Ch ch ch, ah ah ah. For a generation of young filmgoers, those six whispery syllables only meant one thing – Jason Voorhees was somewhere in the vicinity, and that meant a painful death for whatever horny or misbehaving teenager was unlucky enough to fall under his gaze. Slashing his way through twelve movies, including an epic showdown with fellow legend Freddy Krueger, the hockey mask-wearing ghoul has carved himself quite a niche across the horror landscape.
While some horror icons, such as Hannibal Lecter or Jigsaw, are more, shall we say, subtle with their terror, Jason is a blunt instrument, an unrelenting force of nature from beyond a grave. The victim of teenaged neglect, Jason’s (first) death at Camp Crystal Lake served as a reminder of how the irresponsibility of youth can produce catastrophic consequences. Returning again and again from previous demises, Jason acts as a morality tool in the writer’s hands, punishing teens for unacceptable social behaviour such as partaking in drugs, alcohol, or unmarried sex. To some, Jason would seem to be the ultimate weapon of the militant prude.
Yet, it wasn’t always this way. In the first film, Jason barely appeared, as his mother was the stalker of wayward teens, driven mad by her son’s death. Jason popped out at the end to drag the “final girl” below the surface of Crystal Lake, but it was a mere shadow to what he would become. While he returned in the sequel, the memorable third installment (that brought you the deaths in 3-D!) was where he acquired his iconic hockey mask, and the world of the gory slasher would be changed forever.
While the movie series tried to keep Jason and the series fresh, including a fake Jason (part 5, A New Beginning), a parasitic worm (part 9, Jason Goes to Hell) and even a cybernetic Jason (part 10, Jason X), Jason Voorhees is at his best when wandering around in the dark, stumbling upon teenagers and giving them their comeuppance for whatever immoral activities they happen to be engaged in at the time. While some may scoff at the larger-than-life maniac and opine that he’s about as scary as a wet handkerchief in the desert on the Fourth of July, the fact remains that Jason Voorhees is one terrifying dude. You never know when he’s going to strike, or where, who he’s going to kill, weapons he’s going to have – fear of Jason is fear of our own guilt for the baser urges and actions we commit. He is the ultimate reason to behave.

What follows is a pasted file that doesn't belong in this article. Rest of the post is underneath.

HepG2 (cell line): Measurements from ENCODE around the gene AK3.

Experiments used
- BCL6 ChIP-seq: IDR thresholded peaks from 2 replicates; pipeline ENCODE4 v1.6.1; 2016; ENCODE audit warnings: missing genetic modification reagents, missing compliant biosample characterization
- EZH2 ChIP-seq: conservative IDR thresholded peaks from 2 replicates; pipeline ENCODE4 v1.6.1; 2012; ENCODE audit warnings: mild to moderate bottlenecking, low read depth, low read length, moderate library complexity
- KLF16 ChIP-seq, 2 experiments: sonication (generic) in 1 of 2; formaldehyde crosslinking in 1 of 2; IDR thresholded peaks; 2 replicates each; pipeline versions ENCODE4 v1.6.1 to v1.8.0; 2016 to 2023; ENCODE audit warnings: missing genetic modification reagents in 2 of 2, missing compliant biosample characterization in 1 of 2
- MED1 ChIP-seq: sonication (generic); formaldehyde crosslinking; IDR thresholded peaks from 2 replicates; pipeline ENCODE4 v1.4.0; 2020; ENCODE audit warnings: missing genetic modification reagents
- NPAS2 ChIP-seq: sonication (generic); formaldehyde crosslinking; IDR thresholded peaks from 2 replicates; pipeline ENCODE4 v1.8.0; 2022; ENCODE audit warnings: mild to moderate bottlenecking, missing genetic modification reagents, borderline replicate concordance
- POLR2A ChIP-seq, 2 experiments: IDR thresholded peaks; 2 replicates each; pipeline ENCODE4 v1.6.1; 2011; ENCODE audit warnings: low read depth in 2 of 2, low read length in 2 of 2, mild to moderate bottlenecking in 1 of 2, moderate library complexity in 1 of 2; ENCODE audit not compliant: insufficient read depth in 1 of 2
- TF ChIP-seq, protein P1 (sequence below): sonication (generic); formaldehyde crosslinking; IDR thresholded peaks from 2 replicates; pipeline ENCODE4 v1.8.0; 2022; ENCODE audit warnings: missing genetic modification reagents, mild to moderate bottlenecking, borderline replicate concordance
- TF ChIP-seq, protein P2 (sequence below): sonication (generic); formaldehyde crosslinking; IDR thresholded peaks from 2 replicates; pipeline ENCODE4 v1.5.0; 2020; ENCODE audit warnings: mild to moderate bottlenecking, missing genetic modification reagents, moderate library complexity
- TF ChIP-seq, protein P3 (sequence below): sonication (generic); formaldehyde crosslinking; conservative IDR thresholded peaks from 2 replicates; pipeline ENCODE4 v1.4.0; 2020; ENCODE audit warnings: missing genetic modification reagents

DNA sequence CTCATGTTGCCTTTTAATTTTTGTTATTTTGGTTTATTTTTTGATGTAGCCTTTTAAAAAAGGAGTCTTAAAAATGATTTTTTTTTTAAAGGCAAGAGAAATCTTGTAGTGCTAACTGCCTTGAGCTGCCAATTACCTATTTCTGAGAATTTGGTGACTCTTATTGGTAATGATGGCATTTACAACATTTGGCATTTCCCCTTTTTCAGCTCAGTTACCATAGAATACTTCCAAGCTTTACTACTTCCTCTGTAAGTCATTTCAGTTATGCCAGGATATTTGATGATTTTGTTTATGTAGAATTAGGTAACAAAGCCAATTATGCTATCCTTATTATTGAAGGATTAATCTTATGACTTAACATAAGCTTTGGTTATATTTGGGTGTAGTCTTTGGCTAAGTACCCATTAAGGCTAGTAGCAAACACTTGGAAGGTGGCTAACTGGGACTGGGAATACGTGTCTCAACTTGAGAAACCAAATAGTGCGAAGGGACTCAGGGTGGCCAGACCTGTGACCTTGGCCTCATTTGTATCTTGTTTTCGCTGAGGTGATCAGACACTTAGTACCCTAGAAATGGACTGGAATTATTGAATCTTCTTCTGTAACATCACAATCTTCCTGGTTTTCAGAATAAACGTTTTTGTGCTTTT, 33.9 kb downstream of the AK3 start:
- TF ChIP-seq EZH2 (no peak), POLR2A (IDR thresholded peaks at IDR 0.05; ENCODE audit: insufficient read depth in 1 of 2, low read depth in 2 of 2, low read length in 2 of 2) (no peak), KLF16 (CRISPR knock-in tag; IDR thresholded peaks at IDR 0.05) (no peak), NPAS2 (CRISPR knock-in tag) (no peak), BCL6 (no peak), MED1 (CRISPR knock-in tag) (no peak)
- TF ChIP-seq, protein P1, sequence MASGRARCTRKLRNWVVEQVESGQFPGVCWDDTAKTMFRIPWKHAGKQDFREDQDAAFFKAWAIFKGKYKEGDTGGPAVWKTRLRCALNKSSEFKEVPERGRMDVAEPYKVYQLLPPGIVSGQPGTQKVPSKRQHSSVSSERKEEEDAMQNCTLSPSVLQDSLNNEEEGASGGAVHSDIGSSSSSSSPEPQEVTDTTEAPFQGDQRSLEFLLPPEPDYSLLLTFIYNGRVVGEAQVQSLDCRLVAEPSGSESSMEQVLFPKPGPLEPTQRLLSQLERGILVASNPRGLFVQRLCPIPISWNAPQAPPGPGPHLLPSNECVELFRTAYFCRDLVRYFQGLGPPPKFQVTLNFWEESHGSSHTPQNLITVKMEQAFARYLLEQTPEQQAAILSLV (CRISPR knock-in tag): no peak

As for his misfires, like all good horror legends, he’s had a few – some would point to part 5 as a miss as it’s just a guy emulating Jason Voorhees, not the real deal (I disagree as part 5 has some genius parts, not least of which is Tommy slamming a bully through a wooden table), while others would mention part 9 (again, I disagree, Jason Goes to Hell is great fun, but I get their point). I would probably pick Jason Goes to Manhattan as the weakest of the lot, mainly because it takes the loveable killer about an hour to get to the city that never sleeps, and his death is definitely the lamest of the franchise. Other than that, all the other movies have some entertainment value, and the debates about which one does the masked murderer the most justice continues to wage on.
So, let’s hear it for Jason Voorhees, the hockey-loving, machete-wielding murderer with a bone to pick with every single person stupid enough to go to Camp Crystal Lake. While mainstream critics may raise their noses at the mere mention of the franchise, the Friday the 13th series has had a lasting appeal, and the main character has been featured on everything from lunchboxes to keychains, he’s appeared in video games, been the subject of documentaries and has even enjoyed a seat on the couch of the Simpsons. That, my friends, is the stuff of legends.